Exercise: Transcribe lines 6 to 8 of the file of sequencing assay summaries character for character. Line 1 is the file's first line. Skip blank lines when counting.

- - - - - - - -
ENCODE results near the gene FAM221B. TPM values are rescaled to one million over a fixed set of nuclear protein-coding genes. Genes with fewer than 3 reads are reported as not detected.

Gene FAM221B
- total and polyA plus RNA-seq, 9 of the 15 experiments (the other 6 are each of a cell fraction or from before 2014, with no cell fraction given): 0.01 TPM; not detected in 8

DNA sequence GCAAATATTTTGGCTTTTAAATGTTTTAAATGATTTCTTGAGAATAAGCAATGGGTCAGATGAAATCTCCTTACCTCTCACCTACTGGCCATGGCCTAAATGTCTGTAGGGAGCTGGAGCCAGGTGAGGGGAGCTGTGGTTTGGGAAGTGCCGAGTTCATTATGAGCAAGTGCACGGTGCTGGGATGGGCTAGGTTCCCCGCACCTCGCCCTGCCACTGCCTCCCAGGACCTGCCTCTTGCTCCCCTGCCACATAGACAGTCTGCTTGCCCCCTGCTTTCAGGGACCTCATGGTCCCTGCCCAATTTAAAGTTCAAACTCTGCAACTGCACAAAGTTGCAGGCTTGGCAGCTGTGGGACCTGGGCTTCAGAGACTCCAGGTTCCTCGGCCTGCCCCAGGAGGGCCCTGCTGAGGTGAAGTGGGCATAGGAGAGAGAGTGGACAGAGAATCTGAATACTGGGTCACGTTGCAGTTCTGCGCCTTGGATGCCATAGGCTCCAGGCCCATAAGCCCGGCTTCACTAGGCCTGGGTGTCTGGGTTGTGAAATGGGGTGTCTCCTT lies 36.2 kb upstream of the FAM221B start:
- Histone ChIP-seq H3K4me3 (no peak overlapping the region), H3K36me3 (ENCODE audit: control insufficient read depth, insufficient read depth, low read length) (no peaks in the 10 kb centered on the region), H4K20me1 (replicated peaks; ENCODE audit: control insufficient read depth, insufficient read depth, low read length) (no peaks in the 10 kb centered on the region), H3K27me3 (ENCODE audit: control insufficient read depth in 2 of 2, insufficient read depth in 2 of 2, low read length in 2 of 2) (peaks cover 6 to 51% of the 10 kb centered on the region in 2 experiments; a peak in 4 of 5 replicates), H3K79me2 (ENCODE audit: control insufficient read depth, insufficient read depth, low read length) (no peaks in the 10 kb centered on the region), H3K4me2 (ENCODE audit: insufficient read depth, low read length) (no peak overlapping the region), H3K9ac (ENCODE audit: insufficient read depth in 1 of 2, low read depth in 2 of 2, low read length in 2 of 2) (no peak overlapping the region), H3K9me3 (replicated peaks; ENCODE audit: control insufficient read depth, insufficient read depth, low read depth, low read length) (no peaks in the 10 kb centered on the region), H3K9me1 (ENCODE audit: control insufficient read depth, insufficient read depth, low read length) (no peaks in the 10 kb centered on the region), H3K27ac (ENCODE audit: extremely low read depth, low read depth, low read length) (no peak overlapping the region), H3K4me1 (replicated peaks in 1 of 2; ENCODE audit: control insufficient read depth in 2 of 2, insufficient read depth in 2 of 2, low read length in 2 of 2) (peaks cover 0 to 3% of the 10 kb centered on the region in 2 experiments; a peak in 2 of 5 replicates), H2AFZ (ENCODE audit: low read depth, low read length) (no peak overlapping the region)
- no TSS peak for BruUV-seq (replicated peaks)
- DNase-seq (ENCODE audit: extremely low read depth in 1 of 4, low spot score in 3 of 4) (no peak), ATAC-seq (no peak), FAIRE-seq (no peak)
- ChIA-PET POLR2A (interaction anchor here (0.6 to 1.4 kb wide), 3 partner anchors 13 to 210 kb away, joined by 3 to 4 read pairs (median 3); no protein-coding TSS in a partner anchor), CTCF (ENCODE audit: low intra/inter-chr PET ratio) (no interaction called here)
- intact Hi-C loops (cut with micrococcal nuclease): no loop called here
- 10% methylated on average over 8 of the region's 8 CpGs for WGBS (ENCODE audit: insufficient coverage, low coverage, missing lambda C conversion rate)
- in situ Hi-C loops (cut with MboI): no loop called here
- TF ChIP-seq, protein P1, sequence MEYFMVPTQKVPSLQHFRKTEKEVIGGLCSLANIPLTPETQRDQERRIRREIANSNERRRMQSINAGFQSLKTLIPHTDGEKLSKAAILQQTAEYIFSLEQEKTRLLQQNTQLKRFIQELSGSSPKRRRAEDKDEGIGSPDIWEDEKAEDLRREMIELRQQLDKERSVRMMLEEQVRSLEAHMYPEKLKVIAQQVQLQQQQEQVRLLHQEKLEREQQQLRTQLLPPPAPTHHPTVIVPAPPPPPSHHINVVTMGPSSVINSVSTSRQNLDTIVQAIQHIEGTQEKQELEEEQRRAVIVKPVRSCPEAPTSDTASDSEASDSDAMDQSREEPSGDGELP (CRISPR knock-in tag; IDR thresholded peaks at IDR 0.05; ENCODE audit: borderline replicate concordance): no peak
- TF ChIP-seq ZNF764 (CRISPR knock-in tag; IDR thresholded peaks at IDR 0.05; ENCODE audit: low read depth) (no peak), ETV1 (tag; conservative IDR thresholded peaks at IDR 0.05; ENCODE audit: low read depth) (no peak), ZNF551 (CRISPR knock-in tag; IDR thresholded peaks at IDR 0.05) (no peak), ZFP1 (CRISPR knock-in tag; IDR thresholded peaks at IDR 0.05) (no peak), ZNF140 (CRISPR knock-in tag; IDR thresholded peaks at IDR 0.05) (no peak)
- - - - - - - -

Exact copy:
- no TSS peak for BruUV-seq (replicated peaks)
- DNase-seq (ENCODE audit: extremely low read depth in 1 of 4, low spot score in 3 of 4) (no peak), ATAC-seq (no peak), FAIRE-seq (no peak)
- ChIA-PET POLR2A (interaction anchor here (0.6 to 1.4 kb wide), 3 partner anchors 13 to 210 kb away, joined by 3 to 4 read pairs (median 3); no protein-coding TSS in a partner anchor), CTCF (ENCODE audit: low intra/inter-chr PET ratio) (no interaction called here)